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Art exhibit to benefit project for mental health healing

BRADENTON — Susan Curry describes the artwork she will exhibit beginning Friday at the Still Life in G gallery as “nightmarish, but childlike.”

It’s fitting then that the monoprints she created in 1992 will benefit a new project that helps those struggling to overcome mental illness.

Curry endured her own bout of personal doubt and alienation while dreaming up the colorful, often frightening artwork.

During that period, Curry often drove to pastoral Myakka to work on her art. An encounter with a bulldozer inspired the five-print series that features heavy mechanical equipment disrupting serene scenes.

“It’s so beautiful out there,” Curry remembered Tuesday. “One day, there was a bulldozer in the middle of all that beauty, about to start digging it up. It’s more about things being displaced, people being displaced.

“It was really, really tough. Part of it was I was going through a divorce. I moved into a little cottage I bought. It needed a lot of work. My home was uprooted.”

Monoprints are made by running designs etched on a plate through a large press.

Curry and seven of her artist friends — Jean Blackburn, Richard Thomas, Woody Candish, Linda Molto, Rick Grice, Ines Norman and Karen Klosky — have contributed pieces for the exhibit.

The show begins at 6 p.m. Friday with a grand opening to coincide with Village ArtWalk and will continue through Feb. 27 at Still Life in G.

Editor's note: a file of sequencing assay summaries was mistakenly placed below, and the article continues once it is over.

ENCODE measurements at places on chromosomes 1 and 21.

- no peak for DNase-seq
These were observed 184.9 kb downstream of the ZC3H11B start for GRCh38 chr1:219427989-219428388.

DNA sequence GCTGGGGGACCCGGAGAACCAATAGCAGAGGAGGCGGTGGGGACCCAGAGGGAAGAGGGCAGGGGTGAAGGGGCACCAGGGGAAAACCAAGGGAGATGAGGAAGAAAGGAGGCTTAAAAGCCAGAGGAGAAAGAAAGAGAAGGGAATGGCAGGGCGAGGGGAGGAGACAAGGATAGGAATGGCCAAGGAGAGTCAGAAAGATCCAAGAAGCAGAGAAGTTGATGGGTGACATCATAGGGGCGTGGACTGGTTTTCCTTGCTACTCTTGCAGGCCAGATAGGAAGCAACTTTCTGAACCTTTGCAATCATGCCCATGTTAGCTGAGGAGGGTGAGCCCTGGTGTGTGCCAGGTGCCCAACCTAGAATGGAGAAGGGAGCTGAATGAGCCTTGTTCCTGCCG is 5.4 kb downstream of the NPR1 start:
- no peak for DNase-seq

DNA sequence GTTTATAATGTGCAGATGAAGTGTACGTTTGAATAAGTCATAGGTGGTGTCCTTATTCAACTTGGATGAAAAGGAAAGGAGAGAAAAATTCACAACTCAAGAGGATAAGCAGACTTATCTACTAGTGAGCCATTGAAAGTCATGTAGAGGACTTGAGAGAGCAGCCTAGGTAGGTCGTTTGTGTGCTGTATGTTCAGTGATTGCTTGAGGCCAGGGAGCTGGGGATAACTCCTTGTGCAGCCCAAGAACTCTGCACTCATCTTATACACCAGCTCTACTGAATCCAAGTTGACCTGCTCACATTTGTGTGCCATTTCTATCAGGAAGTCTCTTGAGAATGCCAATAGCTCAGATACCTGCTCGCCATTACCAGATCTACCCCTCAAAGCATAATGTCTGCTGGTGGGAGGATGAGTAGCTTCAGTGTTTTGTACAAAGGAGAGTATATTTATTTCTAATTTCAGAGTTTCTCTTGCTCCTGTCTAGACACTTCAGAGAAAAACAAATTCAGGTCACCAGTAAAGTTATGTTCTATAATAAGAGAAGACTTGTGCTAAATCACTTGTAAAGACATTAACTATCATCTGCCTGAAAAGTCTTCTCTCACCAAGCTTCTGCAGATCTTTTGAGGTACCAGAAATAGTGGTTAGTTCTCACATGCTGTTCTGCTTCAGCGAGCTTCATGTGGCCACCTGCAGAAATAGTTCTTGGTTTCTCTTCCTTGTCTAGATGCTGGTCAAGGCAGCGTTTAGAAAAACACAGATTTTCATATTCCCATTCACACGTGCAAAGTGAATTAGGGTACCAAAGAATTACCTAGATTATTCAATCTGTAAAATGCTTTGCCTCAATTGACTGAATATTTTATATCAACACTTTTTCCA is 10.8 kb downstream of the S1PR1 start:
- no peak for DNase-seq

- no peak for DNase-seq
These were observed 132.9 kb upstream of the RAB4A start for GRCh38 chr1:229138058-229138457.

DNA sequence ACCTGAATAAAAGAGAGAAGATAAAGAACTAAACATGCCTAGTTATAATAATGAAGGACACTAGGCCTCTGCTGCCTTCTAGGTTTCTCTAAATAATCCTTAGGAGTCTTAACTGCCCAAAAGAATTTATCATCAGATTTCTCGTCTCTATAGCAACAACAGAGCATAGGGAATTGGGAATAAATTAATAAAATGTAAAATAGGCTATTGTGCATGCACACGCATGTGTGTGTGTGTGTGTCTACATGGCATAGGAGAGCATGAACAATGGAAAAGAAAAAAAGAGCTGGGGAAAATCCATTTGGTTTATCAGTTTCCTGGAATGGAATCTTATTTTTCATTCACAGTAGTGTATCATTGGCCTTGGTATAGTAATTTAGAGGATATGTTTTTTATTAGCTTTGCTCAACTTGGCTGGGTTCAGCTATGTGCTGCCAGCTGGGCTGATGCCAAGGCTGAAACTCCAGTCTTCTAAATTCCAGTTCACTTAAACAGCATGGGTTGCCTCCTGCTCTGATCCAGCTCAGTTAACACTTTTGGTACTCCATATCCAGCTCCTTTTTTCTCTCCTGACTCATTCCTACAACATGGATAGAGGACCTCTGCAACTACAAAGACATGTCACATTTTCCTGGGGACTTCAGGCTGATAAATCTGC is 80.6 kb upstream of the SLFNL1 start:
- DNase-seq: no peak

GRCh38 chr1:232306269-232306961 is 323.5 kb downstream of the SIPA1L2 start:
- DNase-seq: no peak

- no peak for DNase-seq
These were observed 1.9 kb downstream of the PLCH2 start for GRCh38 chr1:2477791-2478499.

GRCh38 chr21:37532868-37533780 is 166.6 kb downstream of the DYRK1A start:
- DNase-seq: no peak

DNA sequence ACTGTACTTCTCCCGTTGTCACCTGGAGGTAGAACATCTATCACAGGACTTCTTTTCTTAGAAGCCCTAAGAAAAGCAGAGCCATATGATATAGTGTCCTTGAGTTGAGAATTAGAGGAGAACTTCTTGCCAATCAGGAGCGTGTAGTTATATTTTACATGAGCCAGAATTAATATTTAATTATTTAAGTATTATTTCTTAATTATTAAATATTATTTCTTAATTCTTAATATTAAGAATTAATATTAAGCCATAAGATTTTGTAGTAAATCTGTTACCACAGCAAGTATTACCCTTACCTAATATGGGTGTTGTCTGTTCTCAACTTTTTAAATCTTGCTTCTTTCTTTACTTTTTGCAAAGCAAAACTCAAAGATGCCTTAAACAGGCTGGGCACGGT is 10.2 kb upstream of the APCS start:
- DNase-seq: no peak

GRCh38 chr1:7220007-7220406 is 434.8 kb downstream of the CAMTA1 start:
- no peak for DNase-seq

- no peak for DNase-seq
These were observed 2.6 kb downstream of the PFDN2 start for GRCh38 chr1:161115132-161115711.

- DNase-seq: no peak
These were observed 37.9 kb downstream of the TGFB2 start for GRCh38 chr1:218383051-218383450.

The show is free, but proceeds from the purchase of artwork will support Manatee Glens’ Healing Wall Project. Tax-deductible donations to the project also will be accepted at the gallery.

Gallery owner Deb McKeever, a licensed mental health counselor at Manatee Glens, started the Healing Wall Project in August.

With funding from Manatee Glens, clients have painted scenes depicting recovery on 110 of the 350 tiles McKeever hopes will one day cover an interior wall at the group’s hospital and addiction center on 26th Avenue East.

The funding has run out so McKeever is raising money for remaining tiles, glazes and framing materials. Sixty-eight of the completed Healing Wall tiles will be on display during the exhibit.

“The idea is if clients can make a healing intention concrete, it leads them in a direction toward recovery,” McKeever said.

Curry’s path to recovery has not always been smooth, she said. She often used her stays at hospitals or mental health facilities as an opportunity to paint in a calm, relaxed atmosphere.

She admitted to a “touch of fear” about attending the exhibit opening but plans to go upon the urging of daughter Emma, 21, and son Jasper, 17.

But Curry said the feelings of chaos and alienation depicted in her monoprints have faded through the years.

“I’m not there anymore,” she said. “I feel a lot better. As you get older, things just get softer and nicer.”

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